Anonymous insiders revealed last month that many NFL team executives hate Colin Kaepernick and refuse to sign the quarterback because of his 2016-2017 season protest of police violence. Now, a new survey from The Washington Post explores why so many football fans also dislike the man who kneeled on the sidelines during the national anthem—and the other athletes he inspired to do the same.
Back in October, the publication created an online survey that asked 2,000 people the following question:
Recently, a number of professional athletes have protested the treatment of African Americans by not standing during the singing of the national anthem. Do you support the right of these athletes to kneel during the singing of the national anthem?
The responses, which were released yesterday (April 20), revealed a clear racial division. While just 34 percent of all those surveyed said they support the athletes’ right to protest this way, 61 percent of the Black respondents backed it, while only 28 percent of Whites did.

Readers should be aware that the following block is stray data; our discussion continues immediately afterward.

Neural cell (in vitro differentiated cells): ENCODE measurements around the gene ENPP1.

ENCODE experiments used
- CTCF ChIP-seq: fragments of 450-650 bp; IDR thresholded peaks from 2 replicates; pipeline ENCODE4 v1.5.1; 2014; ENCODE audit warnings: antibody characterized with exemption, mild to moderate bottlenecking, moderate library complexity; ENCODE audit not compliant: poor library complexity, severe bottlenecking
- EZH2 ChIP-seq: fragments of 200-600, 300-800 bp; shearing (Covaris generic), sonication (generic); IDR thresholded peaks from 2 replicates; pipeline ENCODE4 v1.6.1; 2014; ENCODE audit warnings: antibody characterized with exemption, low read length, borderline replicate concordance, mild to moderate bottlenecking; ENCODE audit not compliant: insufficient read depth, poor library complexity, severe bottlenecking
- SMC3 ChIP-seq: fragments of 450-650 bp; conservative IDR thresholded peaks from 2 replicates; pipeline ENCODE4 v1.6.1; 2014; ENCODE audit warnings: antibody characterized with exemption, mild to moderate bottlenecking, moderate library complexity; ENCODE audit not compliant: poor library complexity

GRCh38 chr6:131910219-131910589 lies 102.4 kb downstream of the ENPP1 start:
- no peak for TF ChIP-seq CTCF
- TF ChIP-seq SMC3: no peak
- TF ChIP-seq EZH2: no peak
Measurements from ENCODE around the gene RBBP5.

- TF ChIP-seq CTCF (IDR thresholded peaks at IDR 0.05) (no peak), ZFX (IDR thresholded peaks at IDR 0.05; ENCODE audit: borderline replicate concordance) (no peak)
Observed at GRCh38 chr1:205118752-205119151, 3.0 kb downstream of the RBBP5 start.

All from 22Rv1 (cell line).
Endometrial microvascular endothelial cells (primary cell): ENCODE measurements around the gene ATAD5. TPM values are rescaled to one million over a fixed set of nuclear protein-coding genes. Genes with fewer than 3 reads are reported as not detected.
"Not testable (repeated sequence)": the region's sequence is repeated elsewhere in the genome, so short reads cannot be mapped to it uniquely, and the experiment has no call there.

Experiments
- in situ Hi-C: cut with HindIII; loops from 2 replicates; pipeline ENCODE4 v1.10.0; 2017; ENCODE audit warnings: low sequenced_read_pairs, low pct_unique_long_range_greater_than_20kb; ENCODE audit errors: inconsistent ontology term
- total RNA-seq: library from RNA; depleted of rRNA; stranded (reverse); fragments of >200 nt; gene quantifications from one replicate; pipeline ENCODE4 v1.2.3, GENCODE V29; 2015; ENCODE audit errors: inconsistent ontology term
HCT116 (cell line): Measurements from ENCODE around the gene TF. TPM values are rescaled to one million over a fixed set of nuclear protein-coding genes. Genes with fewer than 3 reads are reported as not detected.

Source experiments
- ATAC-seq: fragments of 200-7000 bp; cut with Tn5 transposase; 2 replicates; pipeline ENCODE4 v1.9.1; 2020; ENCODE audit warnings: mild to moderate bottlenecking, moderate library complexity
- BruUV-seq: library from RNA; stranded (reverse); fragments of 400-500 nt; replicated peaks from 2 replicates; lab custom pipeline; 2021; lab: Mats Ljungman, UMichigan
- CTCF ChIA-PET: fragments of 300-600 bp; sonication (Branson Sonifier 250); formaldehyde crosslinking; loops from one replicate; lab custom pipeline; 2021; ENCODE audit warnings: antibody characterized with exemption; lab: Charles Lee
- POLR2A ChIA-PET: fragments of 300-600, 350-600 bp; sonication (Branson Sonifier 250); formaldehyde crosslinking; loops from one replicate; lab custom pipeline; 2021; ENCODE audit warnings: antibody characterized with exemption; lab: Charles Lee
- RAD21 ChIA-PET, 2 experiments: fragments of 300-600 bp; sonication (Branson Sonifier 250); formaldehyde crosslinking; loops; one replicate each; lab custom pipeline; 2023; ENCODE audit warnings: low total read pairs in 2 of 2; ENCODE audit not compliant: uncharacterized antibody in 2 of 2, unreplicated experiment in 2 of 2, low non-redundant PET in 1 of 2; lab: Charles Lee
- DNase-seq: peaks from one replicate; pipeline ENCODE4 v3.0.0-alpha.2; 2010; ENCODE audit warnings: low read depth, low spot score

Researchers also asked those same people to share how they related both Black and White people to commonly held stereotypes about Black people. The specifically asked if they thought the races were lazy or hardworking, unintelligent or intelligent and violent versus peaceful. When White people associated positive attributes with Whites and negative ones with Blacks, their answers were analyzed as evidence of stereotyping. The result: White people who hold racial bias against Black people were more likely than those who didn’t reveal bias in the survey to oppose these protests that support the lives of Black people.